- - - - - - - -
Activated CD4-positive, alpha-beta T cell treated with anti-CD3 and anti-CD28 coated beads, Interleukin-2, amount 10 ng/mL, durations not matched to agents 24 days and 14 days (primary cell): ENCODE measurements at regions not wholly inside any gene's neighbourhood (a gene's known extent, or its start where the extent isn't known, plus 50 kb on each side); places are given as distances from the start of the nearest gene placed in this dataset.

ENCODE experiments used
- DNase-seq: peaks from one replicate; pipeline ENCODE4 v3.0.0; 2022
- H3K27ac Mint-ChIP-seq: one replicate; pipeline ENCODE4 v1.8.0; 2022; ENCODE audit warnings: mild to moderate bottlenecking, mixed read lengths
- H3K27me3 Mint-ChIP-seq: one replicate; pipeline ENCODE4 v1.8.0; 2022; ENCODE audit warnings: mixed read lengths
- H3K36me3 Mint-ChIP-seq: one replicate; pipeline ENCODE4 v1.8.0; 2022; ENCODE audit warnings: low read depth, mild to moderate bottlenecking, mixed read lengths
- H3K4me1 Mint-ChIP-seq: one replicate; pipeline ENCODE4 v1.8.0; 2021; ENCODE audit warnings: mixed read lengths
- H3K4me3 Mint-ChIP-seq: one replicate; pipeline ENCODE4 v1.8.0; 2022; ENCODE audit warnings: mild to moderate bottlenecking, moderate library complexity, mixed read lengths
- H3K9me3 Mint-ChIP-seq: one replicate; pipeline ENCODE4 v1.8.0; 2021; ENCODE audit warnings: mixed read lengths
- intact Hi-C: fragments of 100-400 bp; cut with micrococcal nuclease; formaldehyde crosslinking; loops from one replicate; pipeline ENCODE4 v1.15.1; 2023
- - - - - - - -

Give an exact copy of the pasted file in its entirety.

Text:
Activated CD4-positive, alpha-beta T cell treated with anti-CD3 and anti-CD28 coated beads, Interleukin-2, amount 10 ng/mL, durations not matched to agents 24 days and 14 days (primary cell): ENCODE measurements at regions not wholly inside any gene's neighbourhood (a gene's known extent, or its start where the extent isn't known, plus 50 kb on each side); places are given as distances from the start of the nearest gene placed in this dataset.

ENCODE experiments used
- DNase-seq: peaks from one replicate; pipeline ENCODE4 v3.0.0; 2022
- H3K27ac Mint-ChIP-seq: one replicate; pipeline ENCODE4 v1.8.0; 2022; ENCODE audit warnings: mild to moderate bottlenecking, mixed read lengths
- H3K27me3 Mint-ChIP-seq: one replicate; pipeline ENCODE4 v1.8.0; 2022; ENCODE audit warnings: mixed read lengths
- H3K36me3 Mint-ChIP-seq: one replicate; pipeline ENCODE4 v1.8.0; 2022; ENCODE audit warnings: low read depth, mild to moderate bottlenecking, mixed read lengths
- H3K4me1 Mint-ChIP-seq: one replicate; pipeline ENCODE4 v1.8.0; 2021; ENCODE audit warnings: mixed read lengths
- H3K4me3 Mint-ChIP-seq: one replicate; pipeline ENCODE4 v1.8.0; 2022; ENCODE audit warnings: mild to moderate bottlenecking, moderate library complexity, mixed read lengths
- H3K9me3 Mint-ChIP-seq: one replicate; pipeline ENCODE4 v1.8.0; 2021; ENCODE audit warnings: mixed read lengths
- intact Hi-C: fragments of 100-400 bp; cut with micrococcal nuclease; formaldehyde crosslinking; loops from one replicate; pipeline ENCODE4 v1.15.1; 2023